OLYMPIA, Wash. - As lawmakers continue their efforts to close Washington
State's multi-billion dollar budget gap, environmentalists are urging
them to close a tax loophole for the state's largest polluter.
Washington State could save $5 million per year by ending the tax break
for TransAlta, the Canadian company that owns a coal-fired power plant
Ethan Bergerson, associate regional representative for the Sierra
Club's Coal-Free Washington Campaign, says ending the tax break
would make sense, both for health reasons and to help the state's
"We are proposing a solution which will actually create jobs in
Washington by taking money which currently goes to the TranAlta coal
plant, our state's largest polluter, and putting it into clean energy
workforce development investments. "
A spokesperson for Gov. Gregoire says she opposes ending the tax break
because she wants to maintain employment and well-paying jobs. Senate
Majority Leader Lisa Brown has included repeal of TransAlta's exemption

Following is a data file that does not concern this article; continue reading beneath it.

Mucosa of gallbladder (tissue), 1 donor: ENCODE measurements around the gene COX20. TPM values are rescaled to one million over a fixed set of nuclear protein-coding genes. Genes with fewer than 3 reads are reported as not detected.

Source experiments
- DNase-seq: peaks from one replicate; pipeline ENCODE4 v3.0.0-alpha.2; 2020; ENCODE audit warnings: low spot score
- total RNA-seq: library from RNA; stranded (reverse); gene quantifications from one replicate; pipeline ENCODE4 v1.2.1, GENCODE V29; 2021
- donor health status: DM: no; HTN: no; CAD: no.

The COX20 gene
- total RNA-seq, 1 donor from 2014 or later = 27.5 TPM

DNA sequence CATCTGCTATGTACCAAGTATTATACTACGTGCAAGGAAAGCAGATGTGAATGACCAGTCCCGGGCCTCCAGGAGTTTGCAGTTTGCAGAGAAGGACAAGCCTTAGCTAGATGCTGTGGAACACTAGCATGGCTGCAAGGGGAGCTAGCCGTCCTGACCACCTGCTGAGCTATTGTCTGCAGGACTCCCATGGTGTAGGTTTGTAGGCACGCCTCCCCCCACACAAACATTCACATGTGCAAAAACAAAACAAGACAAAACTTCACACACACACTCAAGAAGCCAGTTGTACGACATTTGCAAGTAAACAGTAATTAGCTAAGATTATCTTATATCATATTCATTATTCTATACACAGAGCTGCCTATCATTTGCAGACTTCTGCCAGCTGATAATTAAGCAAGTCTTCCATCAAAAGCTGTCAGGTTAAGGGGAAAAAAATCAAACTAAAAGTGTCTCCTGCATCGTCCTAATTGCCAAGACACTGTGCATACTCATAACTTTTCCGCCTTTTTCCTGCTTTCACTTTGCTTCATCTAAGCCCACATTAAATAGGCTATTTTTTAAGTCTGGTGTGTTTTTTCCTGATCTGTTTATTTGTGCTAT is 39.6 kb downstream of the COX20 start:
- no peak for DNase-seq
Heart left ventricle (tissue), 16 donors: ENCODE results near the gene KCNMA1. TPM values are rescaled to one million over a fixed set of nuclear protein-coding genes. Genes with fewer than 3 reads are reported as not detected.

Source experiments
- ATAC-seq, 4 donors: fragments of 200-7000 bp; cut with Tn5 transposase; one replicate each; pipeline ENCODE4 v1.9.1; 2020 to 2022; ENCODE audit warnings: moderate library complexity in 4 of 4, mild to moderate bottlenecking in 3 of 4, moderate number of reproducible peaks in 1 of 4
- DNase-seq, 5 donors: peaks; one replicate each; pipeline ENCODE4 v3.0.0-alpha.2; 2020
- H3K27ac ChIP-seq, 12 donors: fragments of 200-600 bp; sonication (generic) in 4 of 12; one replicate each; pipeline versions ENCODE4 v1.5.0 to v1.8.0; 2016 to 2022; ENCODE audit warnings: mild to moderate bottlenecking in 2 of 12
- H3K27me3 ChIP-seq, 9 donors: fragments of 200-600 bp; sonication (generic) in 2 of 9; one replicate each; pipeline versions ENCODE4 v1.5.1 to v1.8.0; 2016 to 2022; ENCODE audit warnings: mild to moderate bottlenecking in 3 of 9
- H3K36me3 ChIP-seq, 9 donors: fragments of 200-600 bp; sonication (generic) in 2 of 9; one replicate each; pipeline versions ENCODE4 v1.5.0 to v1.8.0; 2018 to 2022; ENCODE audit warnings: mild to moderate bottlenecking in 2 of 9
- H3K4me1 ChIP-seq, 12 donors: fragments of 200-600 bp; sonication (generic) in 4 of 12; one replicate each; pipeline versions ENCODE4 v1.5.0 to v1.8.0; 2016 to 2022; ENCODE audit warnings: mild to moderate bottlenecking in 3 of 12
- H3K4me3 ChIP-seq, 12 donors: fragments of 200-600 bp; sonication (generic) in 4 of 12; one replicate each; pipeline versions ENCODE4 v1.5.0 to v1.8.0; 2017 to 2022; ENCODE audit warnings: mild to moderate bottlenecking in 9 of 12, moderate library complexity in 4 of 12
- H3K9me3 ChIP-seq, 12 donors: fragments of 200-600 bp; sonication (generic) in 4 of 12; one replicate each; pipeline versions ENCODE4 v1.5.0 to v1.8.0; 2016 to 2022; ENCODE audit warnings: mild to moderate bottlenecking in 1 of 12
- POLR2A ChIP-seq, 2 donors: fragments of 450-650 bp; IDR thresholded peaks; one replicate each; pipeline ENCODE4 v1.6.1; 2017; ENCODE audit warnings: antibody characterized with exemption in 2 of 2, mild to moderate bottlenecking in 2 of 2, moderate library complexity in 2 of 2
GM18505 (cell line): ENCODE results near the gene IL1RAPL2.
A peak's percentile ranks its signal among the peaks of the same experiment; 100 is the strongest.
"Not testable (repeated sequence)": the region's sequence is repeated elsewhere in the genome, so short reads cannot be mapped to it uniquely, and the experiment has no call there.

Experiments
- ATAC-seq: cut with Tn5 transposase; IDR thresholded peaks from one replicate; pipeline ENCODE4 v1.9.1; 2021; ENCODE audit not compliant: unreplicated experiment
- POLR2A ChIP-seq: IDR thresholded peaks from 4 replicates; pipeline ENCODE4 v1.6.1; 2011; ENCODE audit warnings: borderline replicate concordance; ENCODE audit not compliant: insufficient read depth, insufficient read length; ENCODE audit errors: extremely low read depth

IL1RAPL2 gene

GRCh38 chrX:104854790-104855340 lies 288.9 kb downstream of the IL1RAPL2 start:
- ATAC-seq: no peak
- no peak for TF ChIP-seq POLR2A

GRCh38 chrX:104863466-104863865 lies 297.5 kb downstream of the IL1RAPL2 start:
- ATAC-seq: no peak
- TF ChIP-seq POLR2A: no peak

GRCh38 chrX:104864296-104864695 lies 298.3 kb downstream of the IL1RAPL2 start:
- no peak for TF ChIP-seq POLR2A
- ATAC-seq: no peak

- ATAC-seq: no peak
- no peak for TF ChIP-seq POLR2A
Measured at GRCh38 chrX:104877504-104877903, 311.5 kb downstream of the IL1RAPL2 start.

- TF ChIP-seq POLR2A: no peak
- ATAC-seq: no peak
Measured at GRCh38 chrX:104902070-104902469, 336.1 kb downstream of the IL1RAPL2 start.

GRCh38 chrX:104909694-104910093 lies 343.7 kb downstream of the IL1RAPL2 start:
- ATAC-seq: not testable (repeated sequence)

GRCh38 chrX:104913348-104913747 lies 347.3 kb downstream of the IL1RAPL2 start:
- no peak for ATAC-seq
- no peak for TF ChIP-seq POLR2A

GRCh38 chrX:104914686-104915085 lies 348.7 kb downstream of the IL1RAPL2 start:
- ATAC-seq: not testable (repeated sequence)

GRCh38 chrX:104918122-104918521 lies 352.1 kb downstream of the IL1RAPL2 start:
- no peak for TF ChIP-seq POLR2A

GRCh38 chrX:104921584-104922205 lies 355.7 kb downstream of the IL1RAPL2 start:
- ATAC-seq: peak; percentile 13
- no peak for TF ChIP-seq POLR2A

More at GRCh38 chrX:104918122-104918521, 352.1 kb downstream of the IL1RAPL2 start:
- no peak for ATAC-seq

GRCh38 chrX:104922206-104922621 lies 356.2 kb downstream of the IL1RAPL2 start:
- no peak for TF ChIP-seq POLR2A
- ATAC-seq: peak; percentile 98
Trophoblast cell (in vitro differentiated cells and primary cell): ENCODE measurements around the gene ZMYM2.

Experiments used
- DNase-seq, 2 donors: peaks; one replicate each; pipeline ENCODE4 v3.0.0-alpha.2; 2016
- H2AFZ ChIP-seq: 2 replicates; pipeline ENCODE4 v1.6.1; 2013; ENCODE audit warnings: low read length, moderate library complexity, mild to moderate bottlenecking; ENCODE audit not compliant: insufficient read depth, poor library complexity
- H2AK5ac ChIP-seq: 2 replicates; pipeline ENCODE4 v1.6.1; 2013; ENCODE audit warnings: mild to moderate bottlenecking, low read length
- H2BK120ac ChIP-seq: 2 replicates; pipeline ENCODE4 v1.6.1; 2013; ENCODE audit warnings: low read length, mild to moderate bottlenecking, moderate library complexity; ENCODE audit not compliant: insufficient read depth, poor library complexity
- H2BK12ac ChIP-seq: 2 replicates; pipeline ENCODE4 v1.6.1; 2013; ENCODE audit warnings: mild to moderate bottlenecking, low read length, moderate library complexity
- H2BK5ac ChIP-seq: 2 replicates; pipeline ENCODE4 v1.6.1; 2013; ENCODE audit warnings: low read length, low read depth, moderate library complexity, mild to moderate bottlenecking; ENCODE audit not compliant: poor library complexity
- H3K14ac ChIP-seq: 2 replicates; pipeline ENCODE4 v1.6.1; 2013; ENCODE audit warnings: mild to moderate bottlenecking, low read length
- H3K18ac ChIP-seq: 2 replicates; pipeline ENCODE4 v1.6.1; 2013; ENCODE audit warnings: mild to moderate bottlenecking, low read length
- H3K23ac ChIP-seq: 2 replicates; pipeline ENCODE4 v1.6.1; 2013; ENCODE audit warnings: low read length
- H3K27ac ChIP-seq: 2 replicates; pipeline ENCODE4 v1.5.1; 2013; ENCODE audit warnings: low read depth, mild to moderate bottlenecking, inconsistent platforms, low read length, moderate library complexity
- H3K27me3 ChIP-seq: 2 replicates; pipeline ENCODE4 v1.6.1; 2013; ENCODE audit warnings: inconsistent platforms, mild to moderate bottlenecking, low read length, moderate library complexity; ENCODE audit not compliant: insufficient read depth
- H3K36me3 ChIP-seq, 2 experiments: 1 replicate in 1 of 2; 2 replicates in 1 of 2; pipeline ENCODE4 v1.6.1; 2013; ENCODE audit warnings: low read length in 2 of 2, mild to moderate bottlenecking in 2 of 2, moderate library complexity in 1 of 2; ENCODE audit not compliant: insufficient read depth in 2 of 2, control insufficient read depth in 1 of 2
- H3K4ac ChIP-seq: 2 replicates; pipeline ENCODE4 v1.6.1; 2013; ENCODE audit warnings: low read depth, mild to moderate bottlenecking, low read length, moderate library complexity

in a consolidated package of bills closing corporate tax loopholes.
The governor says she is trying protect 300 jobs at the coal-fired power
plant, but Bergerson says the tax break was actually designed to help
the previous owners of the plant keep an adjacent coal mine going.
History shows that did not work, he adds.
"In 2006, the TransAlta Corporation laid-off 600 workers at the coal
mine and shutdown the mine; these jobs are no longer there. This tax
giveaway does nothing to protect workers; it just lines the pockets of
our state's worst corporate polluter."
Last year, the Senate tried but failed to redirect some of the money
from the tax break for the purpose of helping displaced workers. Now,
the Senate is looking to end the entire tax break.